After six years living abroad, I have one big piece of advice for anyone starting over:
Only do 1 thing a day. REALLY.
For example, our first year in our apartment, caring for a one year old, this was my rule:
I can either get dressed, leave the house and run 1 errand OR cook dinner. Otherwise, momma goes crazy.
This was for several reasons:
- Getting dressed in a very conservative town in Western Asia takes a lot of brain power at first. Think about your clothes. How many things do you have that meet the following qualifications: crew neck or higher, 3/4 length sleeves or longer, you can stand it in 110 degrees, isn’t tight on any part of your torso, and long enough to cover most of your rear? Me either.
- Cooking in a new country takes a lot of brain power and energy. We didn’t have a dishwasher or microwave our first year. Cooking everything from scratch is not that hard, but takes planning. (Did I soak the dry beans yet? Did I thaw the chicken yet? Did I buy flour yet?) and lots of dishes (no dishwasher). Also, since my brain was exhausted, I was having a hard time remembering how to cook anything. Add to that the fun of discovering our new oven (settings are gratin, grill, traditional, top oven, and multilevel), and about half of all meals cooked went wrong in some way.
- We had a baby that was gradually becoming more mobile, required lots of supervision, and was also grumpy like us, trying to adjust to all the new things and smells. Plus, the baby was not used to the loud echoes of our building, and woke up when the trash man came (every day), or they filled the water reservoir (every couple of days), or anyone comes in the building and the gate slamed (constantly), or someone drills to hang something up.
- All three of us had desert colds for the first few weeks while we figured out the best setting for our air conditioners (Swing? Low? Auto? Fan? Timer?) that didn’t give us sore throats and major congestion/ cough/ headache/ general sickness.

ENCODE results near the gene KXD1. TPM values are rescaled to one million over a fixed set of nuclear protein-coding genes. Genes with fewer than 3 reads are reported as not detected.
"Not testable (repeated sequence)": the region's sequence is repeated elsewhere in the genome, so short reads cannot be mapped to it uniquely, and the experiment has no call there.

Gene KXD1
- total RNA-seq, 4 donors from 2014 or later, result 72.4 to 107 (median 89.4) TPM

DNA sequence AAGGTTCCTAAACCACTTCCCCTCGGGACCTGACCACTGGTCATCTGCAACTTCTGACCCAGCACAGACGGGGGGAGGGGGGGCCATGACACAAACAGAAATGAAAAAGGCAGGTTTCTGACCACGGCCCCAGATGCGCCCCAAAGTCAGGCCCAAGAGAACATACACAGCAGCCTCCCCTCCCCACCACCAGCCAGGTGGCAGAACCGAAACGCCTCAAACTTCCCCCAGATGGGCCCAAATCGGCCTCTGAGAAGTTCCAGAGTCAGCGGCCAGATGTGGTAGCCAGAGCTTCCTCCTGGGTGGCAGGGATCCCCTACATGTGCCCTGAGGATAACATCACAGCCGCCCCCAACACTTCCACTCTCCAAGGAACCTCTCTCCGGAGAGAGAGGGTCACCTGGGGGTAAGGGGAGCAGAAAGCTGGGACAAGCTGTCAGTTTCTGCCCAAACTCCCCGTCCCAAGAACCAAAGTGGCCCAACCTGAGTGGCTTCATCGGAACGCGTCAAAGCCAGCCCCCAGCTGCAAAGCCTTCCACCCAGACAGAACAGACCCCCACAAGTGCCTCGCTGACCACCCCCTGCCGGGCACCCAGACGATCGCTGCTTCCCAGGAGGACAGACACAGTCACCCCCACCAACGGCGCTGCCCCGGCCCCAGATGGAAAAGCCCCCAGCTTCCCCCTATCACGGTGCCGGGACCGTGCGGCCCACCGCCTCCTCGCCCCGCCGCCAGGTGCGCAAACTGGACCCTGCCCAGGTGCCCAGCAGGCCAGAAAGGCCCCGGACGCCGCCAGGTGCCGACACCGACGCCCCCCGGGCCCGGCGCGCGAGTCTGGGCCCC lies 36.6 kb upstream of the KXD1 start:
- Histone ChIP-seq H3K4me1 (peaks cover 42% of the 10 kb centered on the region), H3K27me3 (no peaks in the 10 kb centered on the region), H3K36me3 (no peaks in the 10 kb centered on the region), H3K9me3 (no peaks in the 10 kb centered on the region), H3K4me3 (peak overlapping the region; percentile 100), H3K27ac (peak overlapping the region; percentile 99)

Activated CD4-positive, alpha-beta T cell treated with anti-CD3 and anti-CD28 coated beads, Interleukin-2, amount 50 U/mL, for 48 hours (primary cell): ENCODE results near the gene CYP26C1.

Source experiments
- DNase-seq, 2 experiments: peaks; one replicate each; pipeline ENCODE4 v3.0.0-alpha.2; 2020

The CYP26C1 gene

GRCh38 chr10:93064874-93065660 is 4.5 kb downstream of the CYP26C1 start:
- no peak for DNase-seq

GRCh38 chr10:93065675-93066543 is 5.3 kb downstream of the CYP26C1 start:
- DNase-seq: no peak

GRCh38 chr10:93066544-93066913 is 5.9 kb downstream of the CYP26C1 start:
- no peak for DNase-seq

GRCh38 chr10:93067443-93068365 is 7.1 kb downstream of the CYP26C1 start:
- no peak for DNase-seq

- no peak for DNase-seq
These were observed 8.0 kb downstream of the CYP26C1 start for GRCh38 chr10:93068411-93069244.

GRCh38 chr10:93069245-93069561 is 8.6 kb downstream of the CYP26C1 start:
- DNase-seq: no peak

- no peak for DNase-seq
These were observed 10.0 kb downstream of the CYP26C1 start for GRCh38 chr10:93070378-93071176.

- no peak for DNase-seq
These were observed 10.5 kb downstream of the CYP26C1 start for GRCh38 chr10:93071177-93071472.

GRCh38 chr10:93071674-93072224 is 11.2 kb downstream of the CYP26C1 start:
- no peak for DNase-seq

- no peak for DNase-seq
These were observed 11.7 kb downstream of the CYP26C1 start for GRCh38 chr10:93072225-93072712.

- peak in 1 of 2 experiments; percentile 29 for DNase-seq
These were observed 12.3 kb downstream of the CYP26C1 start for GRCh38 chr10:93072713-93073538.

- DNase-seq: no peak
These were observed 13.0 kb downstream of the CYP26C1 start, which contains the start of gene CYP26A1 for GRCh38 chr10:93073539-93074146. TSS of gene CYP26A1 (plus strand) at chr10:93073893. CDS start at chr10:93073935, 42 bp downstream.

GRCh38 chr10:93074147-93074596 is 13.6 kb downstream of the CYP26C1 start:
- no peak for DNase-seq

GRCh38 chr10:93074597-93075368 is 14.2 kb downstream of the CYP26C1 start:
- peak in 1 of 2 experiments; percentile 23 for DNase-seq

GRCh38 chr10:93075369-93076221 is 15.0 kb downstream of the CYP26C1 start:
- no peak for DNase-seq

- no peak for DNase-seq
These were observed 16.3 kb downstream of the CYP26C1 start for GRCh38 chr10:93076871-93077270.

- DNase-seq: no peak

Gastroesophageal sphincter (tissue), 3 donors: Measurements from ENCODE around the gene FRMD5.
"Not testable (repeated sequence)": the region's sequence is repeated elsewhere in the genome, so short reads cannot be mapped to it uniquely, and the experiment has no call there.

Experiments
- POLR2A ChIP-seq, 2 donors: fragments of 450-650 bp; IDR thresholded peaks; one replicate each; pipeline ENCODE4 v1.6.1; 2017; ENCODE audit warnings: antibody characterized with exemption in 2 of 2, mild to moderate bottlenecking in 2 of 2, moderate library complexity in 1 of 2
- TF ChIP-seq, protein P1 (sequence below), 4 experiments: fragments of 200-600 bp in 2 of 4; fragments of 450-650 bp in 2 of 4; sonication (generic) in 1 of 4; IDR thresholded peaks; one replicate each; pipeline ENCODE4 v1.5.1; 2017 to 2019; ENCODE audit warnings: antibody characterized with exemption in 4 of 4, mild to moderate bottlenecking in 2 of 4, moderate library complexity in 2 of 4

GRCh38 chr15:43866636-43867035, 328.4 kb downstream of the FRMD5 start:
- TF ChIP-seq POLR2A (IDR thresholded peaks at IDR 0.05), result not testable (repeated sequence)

- Any of the following things could happen in a day: building runs out of water, run out of drinking water, wait for a delivery (critical furniture or appliances) and spend at least an hour on the phone desperately trying to explain our location through language barrier since we still didn’t have an address and the salesman didn’t pass on the map we left, quick trip to store takes 5 hours, internet stops working, culture shock freak out by one of the adults, or total exhaustion for any reason.
- Oh yeah, and we didn’t have a car until we rented one two months in because all car companies required visa paperwork first, which we didn’t have yet. Taking a taxi (or doing anything) in that heat was exhausting. Passengers there were expected to tell the drivers exactly where to go. Never mind the car seat drama, communication problems, getting lost, getting stranded without a cab, or cabs that never show up when called for… or the actual errand. Just leaving the building is a whip.
And yet we ended up loving it there. But the beginnings are so, so hard.
Do you know someone who just moved to your town or just moved away? Send them a note telling them they are doing awesome, and please only do one thing a day.